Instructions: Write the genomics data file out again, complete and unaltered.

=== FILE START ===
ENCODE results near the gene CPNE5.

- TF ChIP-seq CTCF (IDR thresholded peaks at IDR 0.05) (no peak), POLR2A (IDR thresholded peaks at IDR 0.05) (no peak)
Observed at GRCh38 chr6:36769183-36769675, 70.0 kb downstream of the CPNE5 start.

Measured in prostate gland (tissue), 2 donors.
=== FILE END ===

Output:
ENCODE results near the gene CPNE5.

- TF ChIP-seq CTCF (IDR thresholded peaks at IDR 0.05) (no peak), POLR2A (IDR thresholded peaks at IDR 0.05) (no peak)
Observed at GRCh38 chr6:36769183-36769675, 70.0 kb downstream of the CPNE5 start.

Measured in prostate gland (tissue), 2 donors.